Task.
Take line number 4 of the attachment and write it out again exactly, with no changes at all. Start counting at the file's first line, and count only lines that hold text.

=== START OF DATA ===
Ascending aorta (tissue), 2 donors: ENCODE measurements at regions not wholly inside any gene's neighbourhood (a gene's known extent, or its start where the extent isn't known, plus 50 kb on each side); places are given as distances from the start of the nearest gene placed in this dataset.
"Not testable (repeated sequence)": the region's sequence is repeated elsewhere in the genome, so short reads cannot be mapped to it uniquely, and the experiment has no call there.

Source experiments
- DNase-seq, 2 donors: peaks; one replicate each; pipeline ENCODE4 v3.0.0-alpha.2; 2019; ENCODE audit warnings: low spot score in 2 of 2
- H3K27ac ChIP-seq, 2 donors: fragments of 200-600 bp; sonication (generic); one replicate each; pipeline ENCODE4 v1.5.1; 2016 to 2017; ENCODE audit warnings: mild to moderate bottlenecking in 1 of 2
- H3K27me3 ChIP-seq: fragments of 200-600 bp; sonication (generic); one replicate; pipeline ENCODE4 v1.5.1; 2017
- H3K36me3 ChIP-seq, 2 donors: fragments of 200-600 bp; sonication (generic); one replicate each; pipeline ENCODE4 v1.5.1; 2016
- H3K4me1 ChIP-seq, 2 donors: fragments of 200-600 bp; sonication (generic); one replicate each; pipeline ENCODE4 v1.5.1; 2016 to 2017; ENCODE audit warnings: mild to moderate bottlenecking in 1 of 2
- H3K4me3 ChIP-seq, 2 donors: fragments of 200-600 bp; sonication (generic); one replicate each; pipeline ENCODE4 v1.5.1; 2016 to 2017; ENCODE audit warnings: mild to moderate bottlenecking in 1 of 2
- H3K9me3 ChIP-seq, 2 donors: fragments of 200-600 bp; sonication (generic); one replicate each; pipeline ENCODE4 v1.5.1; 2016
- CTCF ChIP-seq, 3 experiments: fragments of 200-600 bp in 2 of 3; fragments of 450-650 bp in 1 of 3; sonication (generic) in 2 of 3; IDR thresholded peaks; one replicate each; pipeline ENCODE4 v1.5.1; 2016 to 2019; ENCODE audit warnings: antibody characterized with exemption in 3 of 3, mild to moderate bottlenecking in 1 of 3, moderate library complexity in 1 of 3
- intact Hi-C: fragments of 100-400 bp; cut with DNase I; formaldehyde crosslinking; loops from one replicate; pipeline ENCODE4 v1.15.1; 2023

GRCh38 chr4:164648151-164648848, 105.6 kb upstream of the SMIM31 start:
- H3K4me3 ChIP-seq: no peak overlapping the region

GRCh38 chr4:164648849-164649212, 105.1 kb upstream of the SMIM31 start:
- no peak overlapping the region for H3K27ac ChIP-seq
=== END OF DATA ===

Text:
- DNase-seq, 2 donors: peaks; one replicate each; pipeline ENCODE4 v3.0.0-alpha.2; 2019; ENCODE audit warnings: low spot score in 2 of 2